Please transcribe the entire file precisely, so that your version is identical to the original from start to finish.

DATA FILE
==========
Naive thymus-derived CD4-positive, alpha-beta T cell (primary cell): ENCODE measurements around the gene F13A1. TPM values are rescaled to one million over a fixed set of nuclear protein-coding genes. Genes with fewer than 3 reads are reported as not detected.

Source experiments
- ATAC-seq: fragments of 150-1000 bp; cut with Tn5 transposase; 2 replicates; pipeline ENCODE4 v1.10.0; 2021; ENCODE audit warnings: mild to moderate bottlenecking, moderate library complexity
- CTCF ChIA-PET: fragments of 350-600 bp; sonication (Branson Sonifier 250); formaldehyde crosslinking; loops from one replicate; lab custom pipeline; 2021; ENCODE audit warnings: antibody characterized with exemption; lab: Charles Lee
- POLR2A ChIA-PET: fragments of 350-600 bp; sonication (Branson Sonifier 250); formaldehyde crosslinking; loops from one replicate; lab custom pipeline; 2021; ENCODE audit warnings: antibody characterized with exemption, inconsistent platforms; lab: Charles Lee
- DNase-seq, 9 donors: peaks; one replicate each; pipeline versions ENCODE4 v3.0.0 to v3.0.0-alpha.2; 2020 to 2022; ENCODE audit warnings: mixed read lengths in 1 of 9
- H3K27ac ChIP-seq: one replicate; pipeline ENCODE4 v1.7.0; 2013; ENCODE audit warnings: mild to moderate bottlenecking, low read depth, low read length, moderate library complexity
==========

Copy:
Naive thymus-derived CD4-positive, alpha-beta T cell (primary cell): ENCODE measurements around the gene F13A1. TPM values are rescaled to one million over a fixed set of nuclear protein-coding genes. Genes with fewer than 3 reads are reported as not detected.

Source experiments
- ATAC-seq: fragments of 150-1000 bp; cut with Tn5 transposase; 2 replicates; pipeline ENCODE4 v1.10.0; 2021; ENCODE audit warnings: mild to moderate bottlenecking, moderate library complexity
- CTCF ChIA-PET: fragments of 350-600 bp; sonication (Branson Sonifier 250); formaldehyde crosslinking; loops from one replicate; lab custom pipeline; 2021; ENCODE audit warnings: antibody characterized with exemption; lab: Charles Lee
- POLR2A ChIA-PET: fragments of 350-600 bp; sonication (Branson Sonifier 250); formaldehyde crosslinking; loops from one replicate; lab custom pipeline; 2021; ENCODE audit warnings: antibody characterized with exemption, inconsistent platforms; lab: Charles Lee
- DNase-seq, 9 donors: peaks; one replicate each; pipeline versions ENCODE4 v3.0.0 to v3.0.0-alpha.2; 2020 to 2022; ENCODE audit warnings: mixed read lengths in 1 of 9
- H3K27ac ChIP-seq: one replicate; pipeline ENCODE4 v1.7.0; 2013; ENCODE audit warnings: mild to moderate bottlenecking, low read depth, low read length, moderate library complexity